Being broke sucks…[but] if you avoid these 8 bad money decisions you can stop digging yourself even deeper into debt.
The comments above & below are edited ([ ]) and abridged (…) excerpts from the original article written by Bojan Adamovic (WiseBread.com)
1. Thinking nothing has to change
The minute you realize you’re broke, your mindset has to change. How did you get here? What led to being broke? Think long and hard about these things, and understand that something has to give. Telling yourself you can continue your everyday spending habits as if nothing is wrong is only going to dig yourself deeper into a financial hole and ignoring the problem altogether certainly won’t help, either; it’ll just make things much, much worse. As unpleasant as it might be to face reality and change the way you spend, it will be much more unpleasant to stay broke… [Check out https://goo.gl/T2fnWj – Register for chance to win an iPad Pro!]
2. Emptying the emergency fund
Realizing you’re broke can lead to feelings of panic — being broke is an emergency, right?! Hold on. The last thing you should be doing is raiding your emergency fund to pay everyday expenses, or to continue funding the frivolous spending that landed you here. The truth is, when you’re broke, you need a sound emergency fund more than ever. What happens if you lose your job, or your hot water heater dies? Without that money put away, you’ll have nothing to help you get by so leave your emergency fund right where it is and make other changes in your budget.
4. Taking out a loan
You don’t need the financial burden of new debt when you’re already broke. Assuming you get approved for a loan, there’s no guarantee that you’ll even be able to pay it back. That puts your credit score at risk of a critical hit, and can ruin your chances of getting approved for financing in the future.
In the same vein, never fall for a payday loan, either. Predatory lenders often target people in times of financial trouble, and are experts at marketing an attractive offer that sounds like the answer to your money troubles. In reality, the obscene interest charges and terms and conditions will leave you way worse off.
5. Getting buried in overdraft fees
When there’s less money in your checking account than you’re used to, take extra caution to avoid overdrawing. Overdraft fees can quickly multiply, shooting up to hundreds of dollars and putting you in an even worse financial situation. Your bank may be willing to waive some of the fees if you ask, but it’s not a guarantee and certainly not a regular courtesy. If you’re not sure how much money you have in your account, check it daily. With technology, there is no excuse. You can either log on to your bank’s website every morning, or download your bank’s app…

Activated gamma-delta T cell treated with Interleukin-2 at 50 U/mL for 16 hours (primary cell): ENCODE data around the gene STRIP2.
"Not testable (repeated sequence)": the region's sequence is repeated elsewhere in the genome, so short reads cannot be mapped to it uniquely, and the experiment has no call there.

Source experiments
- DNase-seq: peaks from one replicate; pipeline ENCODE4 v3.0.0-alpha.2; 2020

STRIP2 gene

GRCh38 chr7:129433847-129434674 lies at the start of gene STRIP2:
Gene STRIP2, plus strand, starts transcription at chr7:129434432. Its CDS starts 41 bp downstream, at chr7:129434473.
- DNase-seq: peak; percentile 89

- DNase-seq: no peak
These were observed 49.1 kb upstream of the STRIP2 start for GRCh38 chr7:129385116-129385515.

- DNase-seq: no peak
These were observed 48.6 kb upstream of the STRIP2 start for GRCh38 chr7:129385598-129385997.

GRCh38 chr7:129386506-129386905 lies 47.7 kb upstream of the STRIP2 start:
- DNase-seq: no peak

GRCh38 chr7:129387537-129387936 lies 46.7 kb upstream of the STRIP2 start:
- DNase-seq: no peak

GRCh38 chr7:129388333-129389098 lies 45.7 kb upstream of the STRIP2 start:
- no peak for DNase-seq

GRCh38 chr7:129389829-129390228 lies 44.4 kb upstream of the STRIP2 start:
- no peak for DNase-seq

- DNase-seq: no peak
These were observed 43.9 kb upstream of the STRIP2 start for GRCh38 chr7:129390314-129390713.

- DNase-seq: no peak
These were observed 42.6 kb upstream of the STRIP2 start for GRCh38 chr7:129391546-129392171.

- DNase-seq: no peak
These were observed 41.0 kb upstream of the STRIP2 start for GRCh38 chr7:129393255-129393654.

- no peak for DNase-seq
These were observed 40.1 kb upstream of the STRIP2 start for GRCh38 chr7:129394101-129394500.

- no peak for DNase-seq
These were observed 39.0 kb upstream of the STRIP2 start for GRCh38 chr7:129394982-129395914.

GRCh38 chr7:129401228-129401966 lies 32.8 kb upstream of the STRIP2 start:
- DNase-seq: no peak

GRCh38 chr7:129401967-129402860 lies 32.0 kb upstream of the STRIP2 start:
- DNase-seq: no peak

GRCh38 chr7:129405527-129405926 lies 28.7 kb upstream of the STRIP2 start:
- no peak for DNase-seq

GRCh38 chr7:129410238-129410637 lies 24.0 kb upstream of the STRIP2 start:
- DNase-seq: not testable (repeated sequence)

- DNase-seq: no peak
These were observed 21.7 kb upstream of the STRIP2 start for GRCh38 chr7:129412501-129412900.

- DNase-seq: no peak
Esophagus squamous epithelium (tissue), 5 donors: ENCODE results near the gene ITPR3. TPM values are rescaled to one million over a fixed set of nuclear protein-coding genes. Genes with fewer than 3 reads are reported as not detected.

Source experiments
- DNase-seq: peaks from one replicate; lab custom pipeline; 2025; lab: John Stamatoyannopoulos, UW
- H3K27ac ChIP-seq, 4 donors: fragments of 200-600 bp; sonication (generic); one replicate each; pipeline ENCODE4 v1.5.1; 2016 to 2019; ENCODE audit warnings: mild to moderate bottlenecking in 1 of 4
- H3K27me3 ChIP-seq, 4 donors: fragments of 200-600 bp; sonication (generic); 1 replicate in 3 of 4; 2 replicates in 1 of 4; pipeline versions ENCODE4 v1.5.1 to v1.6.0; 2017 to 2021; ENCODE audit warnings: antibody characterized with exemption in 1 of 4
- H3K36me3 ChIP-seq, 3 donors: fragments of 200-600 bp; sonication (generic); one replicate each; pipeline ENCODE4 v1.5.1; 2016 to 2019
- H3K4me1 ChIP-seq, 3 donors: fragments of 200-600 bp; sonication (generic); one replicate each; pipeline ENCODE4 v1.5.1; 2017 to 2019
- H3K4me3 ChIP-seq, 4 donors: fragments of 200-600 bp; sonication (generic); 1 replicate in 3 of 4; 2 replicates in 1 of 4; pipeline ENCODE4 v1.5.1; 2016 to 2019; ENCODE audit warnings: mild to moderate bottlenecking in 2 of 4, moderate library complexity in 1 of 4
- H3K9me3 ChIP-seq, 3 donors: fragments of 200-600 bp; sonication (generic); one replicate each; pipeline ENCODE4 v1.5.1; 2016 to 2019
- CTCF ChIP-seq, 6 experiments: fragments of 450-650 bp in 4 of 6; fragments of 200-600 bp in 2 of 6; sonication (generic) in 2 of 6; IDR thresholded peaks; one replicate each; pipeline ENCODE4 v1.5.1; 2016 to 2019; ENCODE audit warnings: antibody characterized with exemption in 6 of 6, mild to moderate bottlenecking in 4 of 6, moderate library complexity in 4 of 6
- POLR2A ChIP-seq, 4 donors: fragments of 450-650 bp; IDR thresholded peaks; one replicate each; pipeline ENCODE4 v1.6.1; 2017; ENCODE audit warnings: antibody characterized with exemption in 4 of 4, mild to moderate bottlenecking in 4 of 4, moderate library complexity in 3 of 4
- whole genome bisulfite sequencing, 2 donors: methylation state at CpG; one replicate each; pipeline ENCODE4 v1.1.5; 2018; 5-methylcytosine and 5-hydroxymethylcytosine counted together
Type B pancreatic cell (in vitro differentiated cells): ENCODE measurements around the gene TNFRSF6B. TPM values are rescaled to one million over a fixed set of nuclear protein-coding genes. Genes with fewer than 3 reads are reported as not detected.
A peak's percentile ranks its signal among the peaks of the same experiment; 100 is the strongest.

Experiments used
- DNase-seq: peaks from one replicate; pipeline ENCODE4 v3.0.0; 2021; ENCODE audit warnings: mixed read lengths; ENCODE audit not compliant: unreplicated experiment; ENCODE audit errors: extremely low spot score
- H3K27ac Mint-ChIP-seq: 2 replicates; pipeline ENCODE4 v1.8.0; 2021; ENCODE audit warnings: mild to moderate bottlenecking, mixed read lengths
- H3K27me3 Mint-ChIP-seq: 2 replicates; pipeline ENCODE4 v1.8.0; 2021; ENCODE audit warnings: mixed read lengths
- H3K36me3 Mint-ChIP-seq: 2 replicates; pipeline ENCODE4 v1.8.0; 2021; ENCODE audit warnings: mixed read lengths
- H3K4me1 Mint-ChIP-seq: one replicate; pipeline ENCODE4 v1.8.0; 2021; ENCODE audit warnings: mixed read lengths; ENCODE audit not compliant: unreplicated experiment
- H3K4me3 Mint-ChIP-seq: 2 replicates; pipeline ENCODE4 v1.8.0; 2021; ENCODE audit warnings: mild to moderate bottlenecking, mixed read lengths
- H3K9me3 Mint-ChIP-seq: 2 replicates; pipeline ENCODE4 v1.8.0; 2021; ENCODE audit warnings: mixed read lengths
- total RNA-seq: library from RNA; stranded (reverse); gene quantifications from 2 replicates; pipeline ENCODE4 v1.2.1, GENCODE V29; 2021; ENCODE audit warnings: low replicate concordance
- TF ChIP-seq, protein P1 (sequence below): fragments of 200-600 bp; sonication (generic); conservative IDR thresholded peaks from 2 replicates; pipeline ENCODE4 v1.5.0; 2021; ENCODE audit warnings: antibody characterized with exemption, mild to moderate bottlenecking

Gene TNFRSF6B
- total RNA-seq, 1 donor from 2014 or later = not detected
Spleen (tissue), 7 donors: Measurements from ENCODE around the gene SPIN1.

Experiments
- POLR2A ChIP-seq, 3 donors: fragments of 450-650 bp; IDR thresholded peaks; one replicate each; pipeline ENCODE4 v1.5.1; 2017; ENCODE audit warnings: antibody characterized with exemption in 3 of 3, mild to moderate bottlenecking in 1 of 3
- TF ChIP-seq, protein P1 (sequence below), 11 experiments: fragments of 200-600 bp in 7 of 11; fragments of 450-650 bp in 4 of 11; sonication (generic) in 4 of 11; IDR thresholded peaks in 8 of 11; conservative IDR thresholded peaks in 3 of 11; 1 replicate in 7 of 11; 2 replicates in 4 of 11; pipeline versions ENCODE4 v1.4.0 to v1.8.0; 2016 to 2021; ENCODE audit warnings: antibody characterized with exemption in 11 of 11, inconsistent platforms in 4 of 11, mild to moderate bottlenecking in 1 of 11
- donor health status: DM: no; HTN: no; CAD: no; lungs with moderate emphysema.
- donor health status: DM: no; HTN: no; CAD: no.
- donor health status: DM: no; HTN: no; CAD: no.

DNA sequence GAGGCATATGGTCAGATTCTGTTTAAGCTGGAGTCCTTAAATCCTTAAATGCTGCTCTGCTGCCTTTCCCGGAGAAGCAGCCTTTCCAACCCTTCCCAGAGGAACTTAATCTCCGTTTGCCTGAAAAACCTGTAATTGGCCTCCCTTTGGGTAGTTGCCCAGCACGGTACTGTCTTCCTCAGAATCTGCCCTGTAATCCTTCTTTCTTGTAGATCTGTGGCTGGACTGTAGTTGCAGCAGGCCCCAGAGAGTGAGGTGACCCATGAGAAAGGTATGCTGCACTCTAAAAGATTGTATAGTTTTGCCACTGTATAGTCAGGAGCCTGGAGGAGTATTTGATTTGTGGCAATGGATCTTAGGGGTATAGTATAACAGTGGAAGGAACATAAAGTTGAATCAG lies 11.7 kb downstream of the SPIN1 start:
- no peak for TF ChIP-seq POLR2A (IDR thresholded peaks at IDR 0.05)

6. Lying about your financial state
Don’t lie to yourself and don’t lie to other people. It’s hard to admit when you’re in a bad money spot but the truth is that you are broke, and lying will only cause more problems. Take a deep breath and be honest. Politely turn down your friends’ invites to go shopping or out to dinner, and explain that you simply don’t have the cash right now. They won’t hold it against you. You will respect yourself more for being straightforward, and you might even pave the way for someone else to feel comfortable admitting their hardships, too.
It’s easy to think that one big win could solve all of your financial difficulties but the fact of the matter is that hitting the jackpot in a casino or by playing the lotto is unlikely — very unlikely. More often than not, people lose tons of money gambling, sometimes in the blink of an eye. This certainly won’t make your money troubles any easier. Think of it this way: gambling is for people who can afford to lose money. You can’t, so stay away.
8. Refusing to give up luxuries
Maybe you have a maid service clean your house once per week, or you like to have your car professionally detailed. Maybe you love grabbing takeout for lunch, or eating at that great Italian place for dinner every Friday night. Maybe you love your premium cable package, and all your fun monthly subscription boxes.
Guess what? All of these luxuries cost money you don’t have, and you can go without. Clean your home and car yourself. Clip coupons and use cash back apps at the grocery store, and meal prep all your food at home. Get rid of monthly subscriptions and memberships you aren’t using, and think long and hard about cable — do you really need it? None of these have to be permanent changes. By giving yourself a financial buffer for even a few months, you’ll get back on your feet much faster.
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